Living Life in the Present Tense: My Dad and Alzheimer’s, by Rob Blackwell

author,  Rob Blackwell
author, Rob Blackwell





I sometimes find myself talking about my dad in the past tense.

He isn’t dead—in fact, he’s in good physical health (you can even see him dancing in this video).

But because he has Alzheimer’s Disease, I’ve had to watch him slowly become a different man than the one I grew up with. Reconciling the two people—the one he was and the one he is now—is incredibly difficult.

To fully grasp how much has changed, you have to know a little bit about my dad. Bob Blackwell was one of the smartest people I have ever met. This isn’t just idol worshipping my father (and he would be the first to disagree with my statement), it’s really true.

You could ask him any question on a range of topics and he would at first tell you he wasn’t the person to ask—before then launching into an explanation that was detailed, insightful and impressive. As a kid, this could drive me a bit bonkers. Ask him a question and you were going to need at least 20 minutes for the full answer.

He also had a stunning ability to recall information. Even until relatively recently, he could tell you state-by-state political poll numbers and the latest baseball stats. I seldom saw him lose a game of Trivial Pursuit. There were few subjects he couldn’t opine intelligently on.

Heck, he even knew how Darth Vader ended up in a mechanical suit—a good 20 years before George Lucas told the world in 2005.

It wasn’t just me that was impressed. Hanging on my parent’s wall is a letter from former President George H.W. Bush, who called my dad “one of the brightest men I’ve ever worked with.” As the CIA’s top expert on theSoviet Unionat the end of the Cold War, my dad briefed several presidents and impressed countless government officials. In a war-game scenario in the late 1980s, he fought—and defeated—former Rep. Newt Gingrich who played the president of the United States while my dad controlled the Soviets.

To see him today, however, it’s hard to remember the man my father was. Alzheimer’s has largely robbed him of his ability to keep up with politics, foreign affairs and even his beloved Atlanta Braves. Formerly a voracious reader, my dad has been stuck at the same point in a paperback book for the past several years. I bought him the book—a historical fiction by Jeff Shaara—about five years ago, and my mom had to replace it finally because it was so dog-eared from his repeated attempts to read it.

He sometimes forgets who my mom is and has concluded I’m famous because I’ve published a book (sadly, this is not true). In a conversation, he has trouble making an understandable point (although sometimes if you stick with him, you will find he is making a good one). Two years ago, he knew he had Alzheimer’s and was determined to fight it with his entire being. Asked last week by the local TV news crew if he had the disease, however, he sincerely claimed he didn’t have it.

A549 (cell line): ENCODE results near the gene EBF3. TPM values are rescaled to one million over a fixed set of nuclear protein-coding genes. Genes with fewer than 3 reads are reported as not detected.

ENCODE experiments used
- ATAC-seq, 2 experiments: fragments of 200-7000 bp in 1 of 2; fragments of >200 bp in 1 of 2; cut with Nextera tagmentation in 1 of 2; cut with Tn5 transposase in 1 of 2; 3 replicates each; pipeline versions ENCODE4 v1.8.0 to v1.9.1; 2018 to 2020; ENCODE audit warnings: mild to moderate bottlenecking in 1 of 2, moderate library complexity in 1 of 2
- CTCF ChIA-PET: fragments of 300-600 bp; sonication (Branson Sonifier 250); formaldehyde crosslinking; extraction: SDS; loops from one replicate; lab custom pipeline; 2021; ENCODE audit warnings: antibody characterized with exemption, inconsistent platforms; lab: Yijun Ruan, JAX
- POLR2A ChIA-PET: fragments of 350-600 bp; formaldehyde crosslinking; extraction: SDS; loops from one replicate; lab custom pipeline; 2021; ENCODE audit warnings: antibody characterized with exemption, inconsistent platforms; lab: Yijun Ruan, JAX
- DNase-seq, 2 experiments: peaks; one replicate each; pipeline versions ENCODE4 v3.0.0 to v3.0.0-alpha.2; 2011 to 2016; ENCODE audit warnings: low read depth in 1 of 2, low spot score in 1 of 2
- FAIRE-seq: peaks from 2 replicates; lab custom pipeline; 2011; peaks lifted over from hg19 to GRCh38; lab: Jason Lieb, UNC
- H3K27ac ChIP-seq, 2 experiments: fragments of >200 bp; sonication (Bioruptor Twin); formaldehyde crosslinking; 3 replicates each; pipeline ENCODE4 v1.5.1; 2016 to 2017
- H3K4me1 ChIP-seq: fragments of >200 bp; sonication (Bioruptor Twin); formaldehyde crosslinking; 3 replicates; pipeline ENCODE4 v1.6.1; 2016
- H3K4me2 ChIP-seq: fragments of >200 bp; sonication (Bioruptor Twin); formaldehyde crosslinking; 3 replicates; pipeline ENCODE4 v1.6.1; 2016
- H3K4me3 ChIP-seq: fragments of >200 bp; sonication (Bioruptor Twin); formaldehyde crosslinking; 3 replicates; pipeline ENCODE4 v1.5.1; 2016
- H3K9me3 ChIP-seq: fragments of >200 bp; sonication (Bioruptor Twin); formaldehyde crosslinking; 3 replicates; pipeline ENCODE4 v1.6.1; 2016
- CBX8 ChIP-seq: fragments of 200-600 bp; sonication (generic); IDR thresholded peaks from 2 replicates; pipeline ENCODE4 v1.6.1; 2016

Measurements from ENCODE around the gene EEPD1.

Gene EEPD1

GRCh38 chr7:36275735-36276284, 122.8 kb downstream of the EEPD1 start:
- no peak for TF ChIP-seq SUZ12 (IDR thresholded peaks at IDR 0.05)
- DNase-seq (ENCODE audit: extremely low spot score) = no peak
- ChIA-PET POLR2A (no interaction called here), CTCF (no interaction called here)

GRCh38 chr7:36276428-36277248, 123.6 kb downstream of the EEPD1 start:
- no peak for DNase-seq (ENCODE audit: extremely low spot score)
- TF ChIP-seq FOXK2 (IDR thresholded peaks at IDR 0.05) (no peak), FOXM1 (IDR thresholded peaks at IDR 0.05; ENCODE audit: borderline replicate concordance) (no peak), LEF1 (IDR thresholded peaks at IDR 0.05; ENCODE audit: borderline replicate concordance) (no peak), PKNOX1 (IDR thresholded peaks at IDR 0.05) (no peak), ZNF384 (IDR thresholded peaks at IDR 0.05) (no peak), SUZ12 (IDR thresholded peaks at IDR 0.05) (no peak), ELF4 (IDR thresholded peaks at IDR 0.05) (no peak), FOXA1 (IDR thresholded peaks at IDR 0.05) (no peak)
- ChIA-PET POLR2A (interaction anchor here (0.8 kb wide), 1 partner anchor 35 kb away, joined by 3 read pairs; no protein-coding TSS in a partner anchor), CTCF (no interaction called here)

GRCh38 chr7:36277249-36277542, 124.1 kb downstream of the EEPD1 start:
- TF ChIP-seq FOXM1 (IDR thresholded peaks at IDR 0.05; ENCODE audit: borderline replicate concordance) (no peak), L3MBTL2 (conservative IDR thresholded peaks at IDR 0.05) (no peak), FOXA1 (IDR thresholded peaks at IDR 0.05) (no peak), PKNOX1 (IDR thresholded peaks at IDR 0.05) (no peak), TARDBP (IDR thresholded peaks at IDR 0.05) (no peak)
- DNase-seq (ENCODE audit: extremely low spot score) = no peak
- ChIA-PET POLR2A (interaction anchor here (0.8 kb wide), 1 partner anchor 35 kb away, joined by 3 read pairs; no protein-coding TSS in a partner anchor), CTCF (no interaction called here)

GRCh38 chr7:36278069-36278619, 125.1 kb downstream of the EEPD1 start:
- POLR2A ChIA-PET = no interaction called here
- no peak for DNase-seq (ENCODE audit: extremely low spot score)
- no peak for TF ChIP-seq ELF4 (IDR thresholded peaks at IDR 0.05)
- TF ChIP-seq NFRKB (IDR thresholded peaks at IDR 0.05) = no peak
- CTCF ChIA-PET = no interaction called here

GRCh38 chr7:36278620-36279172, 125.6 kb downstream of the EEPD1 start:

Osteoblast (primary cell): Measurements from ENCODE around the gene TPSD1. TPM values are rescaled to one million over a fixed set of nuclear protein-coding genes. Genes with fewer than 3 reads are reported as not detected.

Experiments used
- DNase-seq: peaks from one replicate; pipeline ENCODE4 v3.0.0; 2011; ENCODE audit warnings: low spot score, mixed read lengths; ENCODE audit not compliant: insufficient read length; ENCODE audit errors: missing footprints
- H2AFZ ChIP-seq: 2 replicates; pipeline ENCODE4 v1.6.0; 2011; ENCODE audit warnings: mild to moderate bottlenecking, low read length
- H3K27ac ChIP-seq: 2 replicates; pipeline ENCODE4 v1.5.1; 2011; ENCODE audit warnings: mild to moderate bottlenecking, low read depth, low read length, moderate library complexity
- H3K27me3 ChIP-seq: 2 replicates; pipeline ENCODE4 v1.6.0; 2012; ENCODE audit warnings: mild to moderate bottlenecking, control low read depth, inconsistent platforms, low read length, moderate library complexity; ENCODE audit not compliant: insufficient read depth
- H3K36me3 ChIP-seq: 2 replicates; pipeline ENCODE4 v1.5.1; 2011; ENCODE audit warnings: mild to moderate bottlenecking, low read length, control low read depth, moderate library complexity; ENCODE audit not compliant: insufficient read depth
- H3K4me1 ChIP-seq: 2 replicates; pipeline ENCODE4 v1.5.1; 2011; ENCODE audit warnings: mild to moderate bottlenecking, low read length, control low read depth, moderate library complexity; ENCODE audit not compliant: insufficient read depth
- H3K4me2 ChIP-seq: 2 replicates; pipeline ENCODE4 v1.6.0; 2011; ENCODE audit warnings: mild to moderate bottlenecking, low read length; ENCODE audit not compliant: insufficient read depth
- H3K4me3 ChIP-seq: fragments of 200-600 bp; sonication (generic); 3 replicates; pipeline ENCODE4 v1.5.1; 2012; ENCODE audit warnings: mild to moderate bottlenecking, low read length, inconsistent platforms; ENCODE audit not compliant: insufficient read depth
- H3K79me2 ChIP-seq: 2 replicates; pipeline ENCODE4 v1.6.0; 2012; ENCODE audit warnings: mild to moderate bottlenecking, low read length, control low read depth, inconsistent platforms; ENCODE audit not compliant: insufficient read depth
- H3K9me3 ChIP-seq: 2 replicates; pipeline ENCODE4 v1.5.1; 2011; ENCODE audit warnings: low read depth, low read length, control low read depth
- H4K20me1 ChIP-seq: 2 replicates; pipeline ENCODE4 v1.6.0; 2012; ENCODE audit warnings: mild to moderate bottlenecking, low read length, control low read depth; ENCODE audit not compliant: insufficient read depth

Bob Blackwell
Bob Blackwell

In so many ways, my dad is a completely different person than he was.

And yet, I can still see him in there. For all his memory loss, his personality is still much the same (something that is not always the case with those who have Alzheimer’s). As the video above showed, he still likes to dance. He still enjoys hiking, plays a mean game of tennis on the Nintendo Wii, and is outgoing and friendly (my dad was the guy who would strike up a conversation with a stranger on a ski lift).

Even though he doesn’t always know who I am, when he does, he still tells me he is proud of me. He plays with my kids—in the pool during the summer or just two weeks ago, knocking around a basketball with my son. He remains devoted to his mother, my 98-year-old grandmother who was diagnosed with Alzheimer’s when she was 74 (my dad, in contrast, was diagnosed when he was 64).

It is so easy for me to be angry about how Alzheimer’s has changed my father, that I can lose sight of what I still have. Alzheimer’s is a devastating disease, not only for the person who has it, but for their spouse, family and friends. It robs a person one step at a time, letting those on the sidelines watch the slow, painful progression.

But one thing it has taught me is this: Be grateful for what you have, as long as you have it. Life is meant to be lived in the present tense. I love my dad—the man he was and the man he is.

(Rob Blackwell is the author of the supernatural thriller,  A SOUL TO STEAL).


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